Exploring LGBTQ-affirming content on the internet, in films, and in literature was an important part of 18-year-old Cameron Samuels’ journey to self-acceptance.
Samuels tells OutSmart that Katy ISD is limiting access to these crucial resources. A majority of queer websites are blocked on the district’s internet server, and at least nine books that discuss gender, sexuality, or race have been banned from school libraries. Parents are notified when students check out young-adult books that might touch on these issues.
“This prevents students from accessing the content they require to support themselves,” says Samuels, a Seven Lakes High School senior who uses they/them pronouns. “When they don’t have access to this, it can often make them feel like they’re alone or not supported.”
To combat censorship within the district, Samuels and other students are partnering with Voters of Tomorrow Texas to host the Katy ISD FReadom Week. From February 22 to the 25th, hundreds of copies of Beloved by Toni Morrison and Maus by Art Spiegelman will be distributed to students at four Katy ISD high schools during after-school club meetings.
“Voters of Tomorrow chose those two books because they have been banned in school districts around the country,” Samuels explains.
Beloved tells the story of a family of former slaves whose Cincinnati home is haunted by a vengeful spirit, while Maus depicts the experiences of a Polish Jew and Holocaust survivor.
“As a national nonprofit focused on engaging, empowering, and representing youth activists, Voters of Tomorrow is deeply concerned with this recent wave of book banning, especially in regards to books addressing racism, the Holocaust, LGBTQ+ issues, and reproductive rights,” Voters of Tomorrow said in a statement.
While Beloved and Maus have not been banned by Katy ISD, Grace Dehner, the out communications director at Voters of Tomorrow Texas, believes it is beneficial for students to have access to these novels because they give them the opportunity to understand different points of view.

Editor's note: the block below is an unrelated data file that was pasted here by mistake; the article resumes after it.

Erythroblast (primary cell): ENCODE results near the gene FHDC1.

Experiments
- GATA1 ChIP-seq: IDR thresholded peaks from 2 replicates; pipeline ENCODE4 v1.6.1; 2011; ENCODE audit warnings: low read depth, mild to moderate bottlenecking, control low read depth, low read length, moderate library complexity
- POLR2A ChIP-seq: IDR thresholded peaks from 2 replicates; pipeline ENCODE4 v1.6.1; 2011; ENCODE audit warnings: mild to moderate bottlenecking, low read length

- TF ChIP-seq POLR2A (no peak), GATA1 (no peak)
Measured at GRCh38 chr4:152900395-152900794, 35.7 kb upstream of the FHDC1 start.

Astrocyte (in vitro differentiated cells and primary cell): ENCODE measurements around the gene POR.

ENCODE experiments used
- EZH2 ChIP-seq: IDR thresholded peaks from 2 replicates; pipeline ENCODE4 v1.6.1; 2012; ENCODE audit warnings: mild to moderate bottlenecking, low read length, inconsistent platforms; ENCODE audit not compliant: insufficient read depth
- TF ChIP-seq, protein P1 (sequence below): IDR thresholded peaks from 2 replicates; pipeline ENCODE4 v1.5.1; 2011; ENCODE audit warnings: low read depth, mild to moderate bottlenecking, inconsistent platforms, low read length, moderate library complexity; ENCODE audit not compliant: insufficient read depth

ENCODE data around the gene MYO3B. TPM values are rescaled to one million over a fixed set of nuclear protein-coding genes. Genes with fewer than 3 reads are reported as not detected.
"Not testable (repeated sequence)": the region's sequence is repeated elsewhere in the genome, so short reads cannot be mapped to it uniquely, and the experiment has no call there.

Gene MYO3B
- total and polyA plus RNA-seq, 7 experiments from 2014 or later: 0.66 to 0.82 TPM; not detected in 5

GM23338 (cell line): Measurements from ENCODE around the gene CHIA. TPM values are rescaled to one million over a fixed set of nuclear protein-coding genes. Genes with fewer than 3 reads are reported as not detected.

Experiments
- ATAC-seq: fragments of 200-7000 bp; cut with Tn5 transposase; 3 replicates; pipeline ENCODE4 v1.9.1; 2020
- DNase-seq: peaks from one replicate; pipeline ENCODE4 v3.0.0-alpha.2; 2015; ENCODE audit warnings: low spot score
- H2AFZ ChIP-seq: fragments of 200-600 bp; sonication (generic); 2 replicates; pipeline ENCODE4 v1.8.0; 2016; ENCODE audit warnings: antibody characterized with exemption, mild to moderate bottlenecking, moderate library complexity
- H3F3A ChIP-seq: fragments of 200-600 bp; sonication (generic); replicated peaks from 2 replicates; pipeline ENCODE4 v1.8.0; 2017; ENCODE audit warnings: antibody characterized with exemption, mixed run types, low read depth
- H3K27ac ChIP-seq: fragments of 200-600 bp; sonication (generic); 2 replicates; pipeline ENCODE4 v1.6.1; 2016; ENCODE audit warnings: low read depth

“A lot of the time, we are so wrapped up in our own identity that we fail to consider different perspectives. Having access to books with diverse topics helps us broaden our horizons,” Dehner says. “Breaking those barriers [created by our limited] vision helps us become a more sensitive and inclusive society.”
During the Katy ISD FReadom Week, students will pass out books, voter registration information, and mental-health resources, in addition to presenting a slide show informing others about why censorship is harmful and the benefits of seeing affirming representation in the media.
“It’s not only about education, but also validating [students’] identities,” says Seven Lakes High School junior Cynthia Zhang, who will be passing out books. “In many books, we only see certain races, sexualities, and time periods. We’re not always able to relate to them. Reading modern books about teens with different races and sexualities helps us much more.”
Zhang, an Asian American who identifies as bisexual, says having access to relatable media content allowed her to understand and express herself without shame.
“I’ve been able to validate my sexual orientation and not feel weird about it. I’m happy to know there are other Asian American people like me who are openly out,” she says.
Following the book distributions, the week-long event concludes with students and community members speaking out about the pro-equality values of Voters of Tomorrow by addressing Katy ISD leaders at the district’s next board meeting on February 28.
Katy ISD Board of Trustees candidate Dr. Eliz Markowitz hopes to address the board, which only allows the first 25 people who register to speak at their monthly meetings. If selected, the out politician plans on advocating for the rights of LGBTQ students.
“Having resources available for students to identify with is imperative for them to grow as human beings and know that they are not alone,” she says. “It’s affirming for them to know that there is nothing wrong with who they are.”
Markowitz, who grew up in Katy during the 1980s and ’90s, found her experience as an LGBTQ student to be difficult. Despite the district’s many conservative leaders, she’s hopeful that today’s queer youth can make a difference.
“I’m so proud of these students for taking an active role in local politics,” she says. “To see them stand against the politicization of human sexuality, race, and other factors fills me with hope for the future. These kids have pure hearts and truly want to make a meaningful change for everyone.”